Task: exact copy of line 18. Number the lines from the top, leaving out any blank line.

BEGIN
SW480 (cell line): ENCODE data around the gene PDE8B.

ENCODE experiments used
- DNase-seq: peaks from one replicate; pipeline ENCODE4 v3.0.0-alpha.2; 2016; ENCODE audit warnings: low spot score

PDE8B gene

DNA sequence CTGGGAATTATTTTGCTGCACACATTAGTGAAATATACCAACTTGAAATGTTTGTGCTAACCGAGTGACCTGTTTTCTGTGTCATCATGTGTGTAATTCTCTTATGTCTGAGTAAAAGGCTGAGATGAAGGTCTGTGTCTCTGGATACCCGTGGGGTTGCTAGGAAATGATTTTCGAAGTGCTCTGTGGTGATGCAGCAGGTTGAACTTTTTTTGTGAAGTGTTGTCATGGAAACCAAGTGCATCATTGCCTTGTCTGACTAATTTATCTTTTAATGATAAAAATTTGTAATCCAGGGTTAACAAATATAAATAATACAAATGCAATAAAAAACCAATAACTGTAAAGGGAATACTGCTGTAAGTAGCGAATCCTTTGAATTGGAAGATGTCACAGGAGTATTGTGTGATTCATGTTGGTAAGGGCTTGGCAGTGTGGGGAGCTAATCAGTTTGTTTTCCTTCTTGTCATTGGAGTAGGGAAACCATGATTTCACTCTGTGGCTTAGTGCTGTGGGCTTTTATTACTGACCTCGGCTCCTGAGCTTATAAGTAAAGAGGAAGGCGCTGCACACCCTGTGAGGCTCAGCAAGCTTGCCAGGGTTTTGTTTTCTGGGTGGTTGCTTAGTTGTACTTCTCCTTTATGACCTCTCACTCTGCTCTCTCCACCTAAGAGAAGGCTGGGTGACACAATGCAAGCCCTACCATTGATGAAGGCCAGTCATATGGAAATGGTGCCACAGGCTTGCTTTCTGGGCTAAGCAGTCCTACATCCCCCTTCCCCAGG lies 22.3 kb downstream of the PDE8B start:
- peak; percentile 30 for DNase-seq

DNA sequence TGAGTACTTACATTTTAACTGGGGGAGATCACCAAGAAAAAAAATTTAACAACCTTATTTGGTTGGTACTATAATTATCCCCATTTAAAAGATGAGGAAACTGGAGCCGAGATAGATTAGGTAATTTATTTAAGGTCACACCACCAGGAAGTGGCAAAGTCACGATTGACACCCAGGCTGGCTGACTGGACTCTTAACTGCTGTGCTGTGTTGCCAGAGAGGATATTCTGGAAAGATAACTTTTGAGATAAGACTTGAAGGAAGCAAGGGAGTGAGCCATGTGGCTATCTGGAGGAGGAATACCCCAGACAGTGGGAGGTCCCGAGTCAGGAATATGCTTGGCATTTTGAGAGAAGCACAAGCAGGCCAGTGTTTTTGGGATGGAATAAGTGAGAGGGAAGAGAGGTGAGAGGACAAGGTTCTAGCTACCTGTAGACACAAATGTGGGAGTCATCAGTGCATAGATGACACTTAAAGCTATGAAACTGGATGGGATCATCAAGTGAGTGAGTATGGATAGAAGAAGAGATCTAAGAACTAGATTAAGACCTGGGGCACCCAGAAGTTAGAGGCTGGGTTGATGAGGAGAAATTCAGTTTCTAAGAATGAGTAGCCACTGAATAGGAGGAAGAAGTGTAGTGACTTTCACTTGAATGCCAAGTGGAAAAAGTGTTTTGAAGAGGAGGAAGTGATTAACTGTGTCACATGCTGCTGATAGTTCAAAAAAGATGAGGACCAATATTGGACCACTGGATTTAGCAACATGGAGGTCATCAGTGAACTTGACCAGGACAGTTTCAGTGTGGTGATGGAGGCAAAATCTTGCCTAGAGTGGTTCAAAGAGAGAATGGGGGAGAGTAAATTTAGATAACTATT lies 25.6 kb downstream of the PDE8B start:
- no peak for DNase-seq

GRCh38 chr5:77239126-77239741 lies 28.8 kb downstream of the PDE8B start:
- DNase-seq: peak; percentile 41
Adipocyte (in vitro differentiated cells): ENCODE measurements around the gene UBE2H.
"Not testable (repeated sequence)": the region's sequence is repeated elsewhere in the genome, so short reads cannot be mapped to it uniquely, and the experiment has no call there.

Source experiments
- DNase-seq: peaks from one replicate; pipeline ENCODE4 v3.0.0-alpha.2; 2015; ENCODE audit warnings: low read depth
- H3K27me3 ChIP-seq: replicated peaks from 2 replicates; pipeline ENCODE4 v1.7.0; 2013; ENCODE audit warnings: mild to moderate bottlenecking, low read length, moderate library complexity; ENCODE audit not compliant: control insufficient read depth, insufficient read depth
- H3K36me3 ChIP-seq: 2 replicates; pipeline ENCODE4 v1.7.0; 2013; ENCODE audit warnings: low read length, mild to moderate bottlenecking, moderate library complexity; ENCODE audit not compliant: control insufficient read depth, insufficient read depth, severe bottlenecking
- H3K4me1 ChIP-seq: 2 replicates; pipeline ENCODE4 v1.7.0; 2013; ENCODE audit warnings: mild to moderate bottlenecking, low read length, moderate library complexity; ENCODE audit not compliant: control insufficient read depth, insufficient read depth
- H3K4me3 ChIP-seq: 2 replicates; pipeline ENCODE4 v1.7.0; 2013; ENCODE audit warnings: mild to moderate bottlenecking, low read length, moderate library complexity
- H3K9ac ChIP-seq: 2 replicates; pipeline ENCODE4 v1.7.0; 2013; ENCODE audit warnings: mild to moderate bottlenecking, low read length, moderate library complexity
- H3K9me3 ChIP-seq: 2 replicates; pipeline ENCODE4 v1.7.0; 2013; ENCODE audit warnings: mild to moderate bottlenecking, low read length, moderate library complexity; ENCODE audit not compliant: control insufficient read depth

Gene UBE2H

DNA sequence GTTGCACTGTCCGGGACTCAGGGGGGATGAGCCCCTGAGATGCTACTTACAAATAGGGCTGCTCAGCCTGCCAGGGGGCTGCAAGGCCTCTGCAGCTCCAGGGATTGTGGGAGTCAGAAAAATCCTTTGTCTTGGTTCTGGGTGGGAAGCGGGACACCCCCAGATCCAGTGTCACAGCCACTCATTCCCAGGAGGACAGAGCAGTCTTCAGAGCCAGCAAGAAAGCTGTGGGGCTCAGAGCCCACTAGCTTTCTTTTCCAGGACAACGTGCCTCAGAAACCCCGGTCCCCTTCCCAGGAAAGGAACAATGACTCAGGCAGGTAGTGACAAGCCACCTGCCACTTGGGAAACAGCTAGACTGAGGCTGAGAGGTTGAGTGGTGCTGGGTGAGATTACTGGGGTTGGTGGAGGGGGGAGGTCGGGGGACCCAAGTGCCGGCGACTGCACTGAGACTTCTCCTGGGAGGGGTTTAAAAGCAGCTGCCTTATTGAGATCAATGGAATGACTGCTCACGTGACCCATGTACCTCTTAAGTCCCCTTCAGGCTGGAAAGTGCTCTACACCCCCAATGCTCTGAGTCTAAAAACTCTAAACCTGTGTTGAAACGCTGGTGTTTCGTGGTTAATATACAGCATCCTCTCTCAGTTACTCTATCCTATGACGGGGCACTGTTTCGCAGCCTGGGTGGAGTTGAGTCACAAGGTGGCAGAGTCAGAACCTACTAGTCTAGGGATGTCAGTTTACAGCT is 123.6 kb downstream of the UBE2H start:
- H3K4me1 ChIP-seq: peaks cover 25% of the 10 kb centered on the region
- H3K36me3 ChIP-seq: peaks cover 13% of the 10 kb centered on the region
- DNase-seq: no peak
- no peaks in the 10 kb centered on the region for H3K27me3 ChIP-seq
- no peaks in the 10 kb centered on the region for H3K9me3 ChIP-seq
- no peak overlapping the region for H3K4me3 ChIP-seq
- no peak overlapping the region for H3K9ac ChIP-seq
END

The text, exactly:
- H3K4me3 ChIP-seq: 2 replicates; pipeline ENCODE4 v1.7.0; 2013; ENCODE audit warnings: mild to moderate bottlenecking, low read length, moderate library complexity